From the report by Kim English, et. al: Sexual assault is brutal and creates an atmosphere of terror. The threat or occurrence of rape in correctional institutions compromises the safety of both inmates and staff and, like other forms of institutional violence, contribute to a dangerous environment.
Disabled prisoners: A short thematic review on the care and support of prisoners with a disability. (2009). [EN]
From the report by HM Inspectorate of Prisons: The National Offender Management Service, like all public authorities, is now subject to the requirements of the Disability Discrimination Act. It is required to promote disability equality and eliminate unlawful discrimination in all the prisons in England and Wales. Disability, as defined in the Act, covers a range of impairments, both physical and mental, including learning disability. This thematic report draws together information from prisoner surveys and inspection reports between 2006 and 2008, together with responses from 82 prison disability liaison officers (DLOs), to examine how well prisons are currently able to discharge these duties.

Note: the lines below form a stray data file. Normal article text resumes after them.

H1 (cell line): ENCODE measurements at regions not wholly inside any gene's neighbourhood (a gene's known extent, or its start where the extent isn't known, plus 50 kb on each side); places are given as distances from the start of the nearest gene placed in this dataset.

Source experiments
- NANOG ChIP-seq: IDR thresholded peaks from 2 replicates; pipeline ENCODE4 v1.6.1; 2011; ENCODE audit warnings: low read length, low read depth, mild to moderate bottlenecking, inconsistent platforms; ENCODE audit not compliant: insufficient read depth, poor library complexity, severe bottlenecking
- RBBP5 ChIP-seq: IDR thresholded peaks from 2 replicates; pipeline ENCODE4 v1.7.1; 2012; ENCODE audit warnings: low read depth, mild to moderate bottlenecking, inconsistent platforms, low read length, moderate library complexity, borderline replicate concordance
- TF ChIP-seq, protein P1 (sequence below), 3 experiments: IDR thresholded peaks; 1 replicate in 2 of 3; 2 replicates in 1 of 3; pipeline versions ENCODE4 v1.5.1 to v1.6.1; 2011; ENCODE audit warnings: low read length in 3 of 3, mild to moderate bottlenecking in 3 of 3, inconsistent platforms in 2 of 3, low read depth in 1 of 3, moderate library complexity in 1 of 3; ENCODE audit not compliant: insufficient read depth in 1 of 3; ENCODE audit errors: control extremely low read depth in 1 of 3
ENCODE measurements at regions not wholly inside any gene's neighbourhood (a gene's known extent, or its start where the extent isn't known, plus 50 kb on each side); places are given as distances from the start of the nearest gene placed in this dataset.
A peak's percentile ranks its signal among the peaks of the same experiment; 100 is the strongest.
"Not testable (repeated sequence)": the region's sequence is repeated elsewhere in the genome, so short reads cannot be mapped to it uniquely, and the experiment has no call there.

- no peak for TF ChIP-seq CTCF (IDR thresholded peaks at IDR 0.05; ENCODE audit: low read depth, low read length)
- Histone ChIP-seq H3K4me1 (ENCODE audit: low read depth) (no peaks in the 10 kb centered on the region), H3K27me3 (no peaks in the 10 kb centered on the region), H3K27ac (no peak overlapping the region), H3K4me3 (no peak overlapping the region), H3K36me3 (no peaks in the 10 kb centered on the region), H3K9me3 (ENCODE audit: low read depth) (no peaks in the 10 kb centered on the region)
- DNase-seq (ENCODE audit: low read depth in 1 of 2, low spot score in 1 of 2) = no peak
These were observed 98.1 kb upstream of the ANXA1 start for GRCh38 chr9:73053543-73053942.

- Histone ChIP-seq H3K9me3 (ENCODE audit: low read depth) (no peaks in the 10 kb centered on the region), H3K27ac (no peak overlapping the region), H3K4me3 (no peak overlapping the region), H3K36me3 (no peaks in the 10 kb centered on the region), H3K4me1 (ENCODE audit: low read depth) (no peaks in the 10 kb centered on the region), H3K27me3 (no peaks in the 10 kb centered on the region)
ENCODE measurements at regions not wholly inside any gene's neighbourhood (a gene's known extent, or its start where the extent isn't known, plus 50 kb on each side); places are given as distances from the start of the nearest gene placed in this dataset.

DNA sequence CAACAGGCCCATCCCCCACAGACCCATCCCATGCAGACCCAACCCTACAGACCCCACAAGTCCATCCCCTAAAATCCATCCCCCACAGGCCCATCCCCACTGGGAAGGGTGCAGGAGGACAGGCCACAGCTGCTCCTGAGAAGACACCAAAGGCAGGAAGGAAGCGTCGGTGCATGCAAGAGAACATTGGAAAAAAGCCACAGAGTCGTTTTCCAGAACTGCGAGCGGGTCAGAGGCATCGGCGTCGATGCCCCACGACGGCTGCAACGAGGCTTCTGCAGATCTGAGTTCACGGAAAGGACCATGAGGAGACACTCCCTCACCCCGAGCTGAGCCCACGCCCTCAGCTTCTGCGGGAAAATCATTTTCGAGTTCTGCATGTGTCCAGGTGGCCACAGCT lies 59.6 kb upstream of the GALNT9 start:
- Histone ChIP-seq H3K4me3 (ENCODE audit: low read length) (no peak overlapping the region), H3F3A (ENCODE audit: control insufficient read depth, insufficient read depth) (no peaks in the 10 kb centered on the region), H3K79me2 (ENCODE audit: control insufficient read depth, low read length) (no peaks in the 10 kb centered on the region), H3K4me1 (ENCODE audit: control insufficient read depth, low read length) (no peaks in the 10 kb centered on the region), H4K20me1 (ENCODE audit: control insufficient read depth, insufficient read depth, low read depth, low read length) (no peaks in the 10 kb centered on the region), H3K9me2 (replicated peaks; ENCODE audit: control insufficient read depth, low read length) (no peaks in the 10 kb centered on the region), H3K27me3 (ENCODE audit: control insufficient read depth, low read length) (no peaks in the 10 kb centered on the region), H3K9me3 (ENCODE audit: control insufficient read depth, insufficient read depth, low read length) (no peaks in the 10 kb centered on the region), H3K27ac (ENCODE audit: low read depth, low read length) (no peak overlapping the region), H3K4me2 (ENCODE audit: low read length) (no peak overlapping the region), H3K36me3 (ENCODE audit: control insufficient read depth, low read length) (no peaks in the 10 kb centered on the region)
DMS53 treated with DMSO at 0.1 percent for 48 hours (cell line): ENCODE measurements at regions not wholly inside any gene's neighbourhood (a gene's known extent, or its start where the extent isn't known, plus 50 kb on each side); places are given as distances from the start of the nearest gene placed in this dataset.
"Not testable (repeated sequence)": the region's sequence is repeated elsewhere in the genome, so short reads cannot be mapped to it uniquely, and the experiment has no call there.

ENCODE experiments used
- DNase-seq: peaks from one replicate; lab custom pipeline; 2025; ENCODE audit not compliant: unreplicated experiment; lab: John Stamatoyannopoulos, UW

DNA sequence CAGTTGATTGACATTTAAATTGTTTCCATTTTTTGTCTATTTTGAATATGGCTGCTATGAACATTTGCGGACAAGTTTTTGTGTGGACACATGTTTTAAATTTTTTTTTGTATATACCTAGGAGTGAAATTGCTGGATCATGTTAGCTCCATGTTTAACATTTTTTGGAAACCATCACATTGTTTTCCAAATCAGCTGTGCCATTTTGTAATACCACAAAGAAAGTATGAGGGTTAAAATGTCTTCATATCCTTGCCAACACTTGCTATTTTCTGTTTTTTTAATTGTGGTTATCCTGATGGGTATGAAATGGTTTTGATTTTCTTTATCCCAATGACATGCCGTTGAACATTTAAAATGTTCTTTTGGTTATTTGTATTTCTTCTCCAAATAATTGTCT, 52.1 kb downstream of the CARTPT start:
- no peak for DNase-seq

Programs and activities: Tools for managing inmate behavior. Mark D. Martin & Richard J. Kaledas. (2010). Washington, DC: National Institute of Corrections. [EN].
Keeping inmates productively occupied through inmate programming provides a powerful incentive for inmates to maintain positive behavior. Programs offer something constructive for inmates to do or learn, meaning there is less time for negative behaviors to become management problems for staff. Programs contribute to making staff work environments safer, with reduced threats of violence and hostility. They offer opportunities for selfimprovement, possibly helping inmates function more productively in their communities upon release. Finally, there is likely to be a cost benefit: it can be less costly to implement programs in the long run than to constantly replace broken showerheads, repaint graffiti-ridden walls, or pay overtime for staff responding to inmate disturbances. (excerpt)